It's a simple statistic: the Linux kernel is currently, by a large margin, most common foundation for FOSS operating system distributions. That kind of unification is something that I could scarcely have imagined fifteen years ago, and I'm completely in favor of it.
There is, however, a darker side to the success of the various GNU/Linux distributions (to say nothing of Android): quite a few software authors and hardware vendors have fallen under the enchantment that supporting the Linux kernel and the GNU userland, to the exclusion of other platforms, constitutes fully embracing open-source software. I'd like to assert the potentially dangerous opinion- and I'm considering buying a set of full-body armor for this- that it doesn't. In fact, I'm going to go so far as to suggest that supporting only a single operating system, even one both as open and as popular as GNU/Linux, to the exclusion of others is antithetical to the spirit (though perhaps not the definition) of "free and open-source software."
How can I say that, when something that is both... well... free and open source... is the very definition of the term? Because, in my twenty years of dealing with FOSS, there has always been an implicit understanding that "free and open-source" also generally implied "cross-platform." That was certainly not ubiquitous: there were always a few FOSS applications that were just for Windows, or just for Mac OS (X and 'classic'). The bulk of FOSS software, and reliably the most popular tools, were generally made cross-platform. They might start out as Linux-only, or Windows-only, or Mac OS-only, but were ported within short order.
The graphical terminal client PuTTY is a great example of the above model: it started out as a Windows-only program, and it filled a niche there which was otherwise unoccupied (i.e. free graphical SSH client and related tools). Later, as Linux gained more mainstream popularity, many users coming from Windows were intimidated by the different-but-perfectly-capable OpenSSH clients in the terminal, and wanted their familiar PuTTY GUI client. So the author of the original piece got some help, put commendable work into it, et voila! There's now a Linux port, and there are rumors of official ports underway to both Mac OS X and 'classic' (yes, you read that last one correctly).
At the risk of sounding like the quintessential old man shouting at the kids to get off of his lawn, that's how FOSS should be. The original developer(s) may or may not have time and skill to port their software to other platforms based on demand, but if others are willing to take up the mantle and do the work, more power to them!
That's not what I'm seeing in many open-source projects right now.
Reading the freedesktop.org page linked above, and the corresponding Wikipedia entry, one might be led to believe that DRM is only for Linux. Neither page has any mention whatsoever of DRM being used, available, or supported on other platforms. Unfortunately, nothing could be farther from the truth. I use 'unfortunately' here in a very encompassing sense- both the omission itself and the usage on other platforms are unfortunate.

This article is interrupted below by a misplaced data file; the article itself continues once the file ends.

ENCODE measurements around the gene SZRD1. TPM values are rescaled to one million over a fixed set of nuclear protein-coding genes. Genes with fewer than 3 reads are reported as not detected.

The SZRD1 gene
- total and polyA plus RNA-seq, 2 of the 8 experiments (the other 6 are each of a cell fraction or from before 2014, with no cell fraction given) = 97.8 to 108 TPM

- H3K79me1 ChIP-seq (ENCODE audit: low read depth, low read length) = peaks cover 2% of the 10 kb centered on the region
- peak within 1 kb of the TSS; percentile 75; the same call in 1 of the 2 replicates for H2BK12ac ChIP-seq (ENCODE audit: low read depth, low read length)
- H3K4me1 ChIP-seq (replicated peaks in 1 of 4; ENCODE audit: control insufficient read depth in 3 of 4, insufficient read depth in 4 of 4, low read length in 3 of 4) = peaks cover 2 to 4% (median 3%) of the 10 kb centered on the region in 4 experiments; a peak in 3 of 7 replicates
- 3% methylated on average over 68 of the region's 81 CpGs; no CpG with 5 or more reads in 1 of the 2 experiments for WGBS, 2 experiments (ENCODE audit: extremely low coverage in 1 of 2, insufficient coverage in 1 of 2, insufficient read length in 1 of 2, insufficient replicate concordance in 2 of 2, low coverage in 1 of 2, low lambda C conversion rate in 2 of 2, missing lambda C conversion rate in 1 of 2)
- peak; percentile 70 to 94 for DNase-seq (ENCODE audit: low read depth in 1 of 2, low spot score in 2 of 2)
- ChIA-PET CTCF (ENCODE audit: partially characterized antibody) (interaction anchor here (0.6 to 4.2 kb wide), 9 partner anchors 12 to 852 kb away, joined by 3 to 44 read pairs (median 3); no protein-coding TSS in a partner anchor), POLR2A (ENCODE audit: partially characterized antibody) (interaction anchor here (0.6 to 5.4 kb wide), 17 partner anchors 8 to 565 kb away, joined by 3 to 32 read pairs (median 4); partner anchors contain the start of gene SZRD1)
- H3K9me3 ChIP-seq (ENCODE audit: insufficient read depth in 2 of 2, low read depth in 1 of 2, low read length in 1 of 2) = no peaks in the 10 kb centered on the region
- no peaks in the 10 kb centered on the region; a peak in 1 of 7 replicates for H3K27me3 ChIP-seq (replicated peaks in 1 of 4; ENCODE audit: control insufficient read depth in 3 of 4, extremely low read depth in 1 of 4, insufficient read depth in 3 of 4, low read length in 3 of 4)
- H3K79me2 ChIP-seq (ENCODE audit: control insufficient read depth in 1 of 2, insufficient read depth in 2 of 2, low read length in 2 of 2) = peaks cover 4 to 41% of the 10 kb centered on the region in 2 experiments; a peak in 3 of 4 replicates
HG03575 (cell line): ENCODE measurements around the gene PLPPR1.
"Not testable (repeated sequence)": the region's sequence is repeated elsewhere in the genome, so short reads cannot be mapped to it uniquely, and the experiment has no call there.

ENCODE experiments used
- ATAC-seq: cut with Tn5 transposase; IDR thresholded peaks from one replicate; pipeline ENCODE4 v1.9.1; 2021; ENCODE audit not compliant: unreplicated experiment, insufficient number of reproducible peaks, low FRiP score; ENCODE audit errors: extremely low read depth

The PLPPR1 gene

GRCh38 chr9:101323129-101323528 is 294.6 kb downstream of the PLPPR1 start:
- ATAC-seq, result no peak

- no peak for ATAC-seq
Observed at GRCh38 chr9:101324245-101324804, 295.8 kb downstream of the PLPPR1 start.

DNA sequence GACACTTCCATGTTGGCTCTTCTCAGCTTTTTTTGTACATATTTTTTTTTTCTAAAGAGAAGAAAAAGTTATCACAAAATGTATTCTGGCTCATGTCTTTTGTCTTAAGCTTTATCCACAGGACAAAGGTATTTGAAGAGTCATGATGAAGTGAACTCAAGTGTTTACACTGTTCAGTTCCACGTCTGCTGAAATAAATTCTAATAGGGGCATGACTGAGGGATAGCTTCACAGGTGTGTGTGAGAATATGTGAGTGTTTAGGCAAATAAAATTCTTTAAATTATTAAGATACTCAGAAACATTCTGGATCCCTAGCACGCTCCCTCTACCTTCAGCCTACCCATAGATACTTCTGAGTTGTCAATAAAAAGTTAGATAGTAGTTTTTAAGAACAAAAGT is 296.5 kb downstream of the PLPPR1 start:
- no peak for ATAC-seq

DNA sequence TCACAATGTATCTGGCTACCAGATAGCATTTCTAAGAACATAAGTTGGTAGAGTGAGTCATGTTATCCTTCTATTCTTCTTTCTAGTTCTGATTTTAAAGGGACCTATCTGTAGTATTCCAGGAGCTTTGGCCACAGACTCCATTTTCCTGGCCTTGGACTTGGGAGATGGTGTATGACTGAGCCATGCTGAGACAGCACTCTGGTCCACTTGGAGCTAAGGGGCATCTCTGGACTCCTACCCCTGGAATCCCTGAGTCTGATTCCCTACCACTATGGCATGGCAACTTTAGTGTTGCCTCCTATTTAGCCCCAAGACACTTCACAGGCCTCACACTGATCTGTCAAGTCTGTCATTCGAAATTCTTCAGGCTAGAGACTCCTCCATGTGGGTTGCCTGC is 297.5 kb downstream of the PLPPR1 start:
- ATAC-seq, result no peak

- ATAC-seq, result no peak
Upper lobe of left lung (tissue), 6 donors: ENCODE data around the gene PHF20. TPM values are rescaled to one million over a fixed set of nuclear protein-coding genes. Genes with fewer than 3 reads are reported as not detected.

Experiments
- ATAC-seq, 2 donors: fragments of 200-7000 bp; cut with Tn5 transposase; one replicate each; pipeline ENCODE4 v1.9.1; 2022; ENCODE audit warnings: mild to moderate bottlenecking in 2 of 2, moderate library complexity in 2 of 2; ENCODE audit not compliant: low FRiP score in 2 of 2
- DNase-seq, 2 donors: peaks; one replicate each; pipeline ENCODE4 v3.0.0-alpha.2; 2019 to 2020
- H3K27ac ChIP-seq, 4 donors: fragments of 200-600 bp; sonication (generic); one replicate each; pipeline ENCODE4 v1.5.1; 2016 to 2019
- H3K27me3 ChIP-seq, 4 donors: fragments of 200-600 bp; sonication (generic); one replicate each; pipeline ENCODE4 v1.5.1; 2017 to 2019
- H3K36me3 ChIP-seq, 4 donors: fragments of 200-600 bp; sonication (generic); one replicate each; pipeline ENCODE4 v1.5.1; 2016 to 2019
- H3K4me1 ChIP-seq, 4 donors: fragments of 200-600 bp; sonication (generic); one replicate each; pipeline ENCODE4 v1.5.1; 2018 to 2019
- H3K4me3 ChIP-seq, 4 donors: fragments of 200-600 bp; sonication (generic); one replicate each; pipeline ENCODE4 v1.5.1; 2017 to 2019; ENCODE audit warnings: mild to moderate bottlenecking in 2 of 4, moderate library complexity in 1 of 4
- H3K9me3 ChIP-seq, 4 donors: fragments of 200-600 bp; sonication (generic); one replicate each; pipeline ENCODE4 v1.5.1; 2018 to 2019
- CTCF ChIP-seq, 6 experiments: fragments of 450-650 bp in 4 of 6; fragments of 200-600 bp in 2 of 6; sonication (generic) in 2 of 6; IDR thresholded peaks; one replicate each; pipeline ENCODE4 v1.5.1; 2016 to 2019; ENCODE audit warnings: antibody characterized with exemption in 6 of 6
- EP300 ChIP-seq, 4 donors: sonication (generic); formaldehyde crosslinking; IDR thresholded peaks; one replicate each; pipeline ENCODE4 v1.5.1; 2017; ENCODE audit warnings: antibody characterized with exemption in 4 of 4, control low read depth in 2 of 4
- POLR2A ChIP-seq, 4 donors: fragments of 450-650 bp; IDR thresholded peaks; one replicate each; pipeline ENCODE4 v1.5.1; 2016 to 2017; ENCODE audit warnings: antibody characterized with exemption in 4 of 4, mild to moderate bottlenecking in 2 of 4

DRM is used on Linux, all of the modern BSDs (FreeBSD, NetBSD, OpenBSD, DragonflyBSD), Solaris (since the OpenSolaris days), and probably quite a few other lesser-known FOSS operating systems besides, and probably even some otherwise closed-source 'Unix-like' systems as well.
Good luck telling anything in the above paragraph to the "official" developers; they don't want to hear it.
Oh, and by-the-by, if you're on a FOSS operating system and you have anything even remotely current from Intel or AMD in terms of graphics hardware, you'd better have DRM and KMS or you're up that proverbial and 'fragrant' brown creek, and without any of the proverbial paddles.
In short, in terms of porting, the whole kit comes together, or not at all:
That would be bad enough in an isolated incident, but it's becoming quite common. Certain authors of software for Linux have begun the duplicitous behavior of advocating the "free" part of FOSS, while simultaneously resenting or scorning the "open" part. Mercifully, it's still the exception rather than the rule, but I find even a single instance of it to be counterproductive.
How has this happened?
This, too, shall pass...
My guess is that Linux will eventually become too main-stream for the most talented developers, and there will be a shift away of the greatest talent back out to other FOSS operating systems for a while, and Linux will hit a period of stagnation and (even more severe) fragmentation. That will be the "catch-up" period for other FOSS platforms, before the pendulum eventually swings back the other direction.
We can look at history, politics, the economy... in fact, just about every element of human culture, and see oscillations in ideas and values over time. I suspect that the FOSS movement will prove itself to be no different, and that popularity will vacillate over the course of decades between the more militantly-open systems (GPL licenses, Linux, etc.) and the more permissively-open (MIT / BSD style licenses, the BSDs and OpenSolaris, etc.).
Am I right in those guesses? Only time will tell.
EDIT 1 (10 December 2015): One prominent example that I suspect is related is Sarah Sharp's "Closing a Door"